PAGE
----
paralanguage

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paralanguage

(par″ă-lang′gwăj) [ para- + language]
Nonverbal elements in communication, including loudness, tone of voice, and, at times, facial expressions and body language.
References in periodicals archive ?
Normally, both in and beyond fiction, this function is usually only acknowledged in the case of those verbs that describe phonological or paralinguistic features that reveal meaningful attitudes about the person(a) whose words are being reported.
This requires making use of conversation analysis with reference to the prosodic and paralinguistic cues of speech to infer, translate and document meaning.
Similarly, public speech is different from genres of written discourse, such as political pamphlets, as public speech uses various subtle paralinguistic devices of pitch, pause, and pace for conveying various shades of meaning which is not possible in written discourse.
2) Seven percent is due to the words alone, 38 percent depends upon paralinguistic delivery and 55 percent from facial expressions.
The Use of the Paralinguistic Sympathetic Ingressive Affirmative in Speakers of English in the St.
In communicating with subordinates, individuals who score highly on imposterism are predicted to seek media that minimize the chance of cue leakage, that is, they will seek media that are limited in terms of transmission velocity, multiplicity of cues, personal focus and paralinguistic cues.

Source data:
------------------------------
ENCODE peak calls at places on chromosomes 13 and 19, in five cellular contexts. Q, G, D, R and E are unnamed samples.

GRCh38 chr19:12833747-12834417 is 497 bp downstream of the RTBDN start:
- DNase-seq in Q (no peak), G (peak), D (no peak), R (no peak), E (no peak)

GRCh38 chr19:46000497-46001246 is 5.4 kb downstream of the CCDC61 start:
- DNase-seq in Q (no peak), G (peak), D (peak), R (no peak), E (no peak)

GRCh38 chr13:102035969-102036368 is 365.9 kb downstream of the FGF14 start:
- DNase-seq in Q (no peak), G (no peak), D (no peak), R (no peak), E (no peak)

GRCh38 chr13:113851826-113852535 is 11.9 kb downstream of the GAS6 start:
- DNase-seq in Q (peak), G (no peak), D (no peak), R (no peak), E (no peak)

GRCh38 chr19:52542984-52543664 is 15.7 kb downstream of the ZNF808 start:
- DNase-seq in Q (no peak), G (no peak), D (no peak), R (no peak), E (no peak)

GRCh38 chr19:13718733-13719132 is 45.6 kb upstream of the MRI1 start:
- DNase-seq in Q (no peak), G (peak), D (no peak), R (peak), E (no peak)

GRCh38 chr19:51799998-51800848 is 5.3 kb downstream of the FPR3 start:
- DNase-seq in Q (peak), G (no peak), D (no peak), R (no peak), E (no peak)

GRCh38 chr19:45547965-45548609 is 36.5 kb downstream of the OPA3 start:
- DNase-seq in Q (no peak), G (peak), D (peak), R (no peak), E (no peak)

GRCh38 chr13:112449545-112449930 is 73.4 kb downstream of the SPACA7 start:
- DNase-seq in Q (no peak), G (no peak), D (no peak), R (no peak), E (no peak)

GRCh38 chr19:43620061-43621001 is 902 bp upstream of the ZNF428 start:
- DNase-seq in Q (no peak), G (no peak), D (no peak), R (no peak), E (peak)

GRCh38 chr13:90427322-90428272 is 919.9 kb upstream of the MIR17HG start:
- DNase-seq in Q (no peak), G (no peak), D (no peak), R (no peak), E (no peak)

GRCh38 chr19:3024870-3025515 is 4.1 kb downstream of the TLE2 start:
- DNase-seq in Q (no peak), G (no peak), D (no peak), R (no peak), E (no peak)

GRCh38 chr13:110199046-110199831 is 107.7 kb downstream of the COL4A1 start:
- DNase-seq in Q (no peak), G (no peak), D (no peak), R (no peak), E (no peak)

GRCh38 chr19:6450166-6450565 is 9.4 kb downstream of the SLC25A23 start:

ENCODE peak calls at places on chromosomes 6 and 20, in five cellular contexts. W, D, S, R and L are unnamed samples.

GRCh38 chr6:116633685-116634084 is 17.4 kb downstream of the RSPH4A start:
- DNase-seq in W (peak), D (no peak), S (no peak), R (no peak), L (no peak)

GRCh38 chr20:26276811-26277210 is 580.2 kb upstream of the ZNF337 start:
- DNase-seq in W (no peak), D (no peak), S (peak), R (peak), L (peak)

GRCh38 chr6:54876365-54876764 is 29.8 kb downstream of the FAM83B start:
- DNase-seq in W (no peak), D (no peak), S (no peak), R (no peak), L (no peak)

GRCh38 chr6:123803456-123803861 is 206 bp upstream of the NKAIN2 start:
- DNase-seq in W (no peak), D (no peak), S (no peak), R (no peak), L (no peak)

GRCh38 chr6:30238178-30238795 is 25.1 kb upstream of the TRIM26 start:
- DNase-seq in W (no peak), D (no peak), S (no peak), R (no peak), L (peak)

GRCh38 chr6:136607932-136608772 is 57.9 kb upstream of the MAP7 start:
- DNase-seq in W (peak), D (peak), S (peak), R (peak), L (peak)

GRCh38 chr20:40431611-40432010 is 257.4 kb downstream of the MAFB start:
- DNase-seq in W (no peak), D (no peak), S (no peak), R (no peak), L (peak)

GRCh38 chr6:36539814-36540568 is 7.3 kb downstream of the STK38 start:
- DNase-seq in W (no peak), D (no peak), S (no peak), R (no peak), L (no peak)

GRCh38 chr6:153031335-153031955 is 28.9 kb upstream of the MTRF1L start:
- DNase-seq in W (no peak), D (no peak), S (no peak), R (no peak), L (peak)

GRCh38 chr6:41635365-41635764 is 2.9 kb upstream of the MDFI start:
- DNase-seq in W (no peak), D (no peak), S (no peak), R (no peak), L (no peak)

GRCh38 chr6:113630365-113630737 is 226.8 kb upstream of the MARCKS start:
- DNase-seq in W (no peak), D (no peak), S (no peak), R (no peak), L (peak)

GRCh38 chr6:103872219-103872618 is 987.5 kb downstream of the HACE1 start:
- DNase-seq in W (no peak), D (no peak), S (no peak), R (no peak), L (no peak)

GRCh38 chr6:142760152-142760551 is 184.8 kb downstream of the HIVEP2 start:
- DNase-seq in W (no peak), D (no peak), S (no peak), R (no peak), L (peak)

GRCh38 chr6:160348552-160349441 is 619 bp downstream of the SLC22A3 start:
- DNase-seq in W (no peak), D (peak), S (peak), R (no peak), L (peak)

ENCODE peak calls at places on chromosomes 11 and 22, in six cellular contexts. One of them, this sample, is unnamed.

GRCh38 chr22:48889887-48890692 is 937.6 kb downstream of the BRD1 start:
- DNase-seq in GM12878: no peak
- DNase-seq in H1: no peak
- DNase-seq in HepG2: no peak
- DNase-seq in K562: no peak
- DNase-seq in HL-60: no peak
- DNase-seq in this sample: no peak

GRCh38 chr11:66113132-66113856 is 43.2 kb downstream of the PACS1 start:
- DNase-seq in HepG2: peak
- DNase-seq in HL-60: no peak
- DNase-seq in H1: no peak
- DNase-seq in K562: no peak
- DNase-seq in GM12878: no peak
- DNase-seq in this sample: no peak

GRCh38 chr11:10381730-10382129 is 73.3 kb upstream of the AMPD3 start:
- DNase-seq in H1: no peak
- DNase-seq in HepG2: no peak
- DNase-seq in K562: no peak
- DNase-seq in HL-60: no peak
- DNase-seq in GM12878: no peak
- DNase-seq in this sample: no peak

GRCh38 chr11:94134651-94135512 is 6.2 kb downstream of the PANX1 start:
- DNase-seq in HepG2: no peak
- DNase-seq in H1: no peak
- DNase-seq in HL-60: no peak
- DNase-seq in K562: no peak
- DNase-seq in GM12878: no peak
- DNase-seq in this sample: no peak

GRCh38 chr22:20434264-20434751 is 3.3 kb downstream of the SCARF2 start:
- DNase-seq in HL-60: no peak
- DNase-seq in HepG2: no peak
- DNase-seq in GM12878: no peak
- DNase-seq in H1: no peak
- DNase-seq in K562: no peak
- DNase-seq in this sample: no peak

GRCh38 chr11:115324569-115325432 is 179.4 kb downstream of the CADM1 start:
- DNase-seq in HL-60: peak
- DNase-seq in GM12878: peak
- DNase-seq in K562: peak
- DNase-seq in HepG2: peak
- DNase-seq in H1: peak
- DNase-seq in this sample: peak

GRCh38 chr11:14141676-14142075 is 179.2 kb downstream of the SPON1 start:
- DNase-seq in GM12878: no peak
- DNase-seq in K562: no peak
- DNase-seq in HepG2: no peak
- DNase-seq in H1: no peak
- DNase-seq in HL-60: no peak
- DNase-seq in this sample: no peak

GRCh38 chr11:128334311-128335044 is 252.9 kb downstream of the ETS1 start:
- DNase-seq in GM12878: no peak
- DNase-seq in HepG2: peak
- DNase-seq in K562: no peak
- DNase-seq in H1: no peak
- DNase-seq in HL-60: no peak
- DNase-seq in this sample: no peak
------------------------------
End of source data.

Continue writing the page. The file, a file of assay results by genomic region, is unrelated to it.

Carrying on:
Borg (2011) suggests that human communication consists of 93 percent body language and paralinguistic cues.
Furthermore, he uses a variety of gestural and paralinguistic cues to invest this statement with maximum dramatic force, leading Ira Nadel, for one, to assert that Cohen proclaims his attraction to death "with bravado" (51).
One must also comprehend the complex tropes, mythologies, subtle paralinguistic gestures, imaginings, and narrative strategies that are deployed to frame who they have been or will be.
Firstly, they are intended to stimulate students' awareness of the extralinguistic and paralinguistic aspects of communication through a focus on pronunciation and gestures.
Coupled with phenomena found in English-based computer-mediated communication (such as symbols and emoticons, and Japanese-specific graphs such as gyal-moji, or girl-graphs), these signs do not merely compensate writing's lack of paralinguistic information, but have a phatic function that enables those communicating to 'create a comfortable communicative environment' (Miyake, 2007: 70).
Direct observation is also essential in the development of performance indicators (verbal, nonverbal and paralinguistic behaviors) and information about the immediate contingencies that permit showing the criteria of social competence (Del Prette & Del Prette, 2006).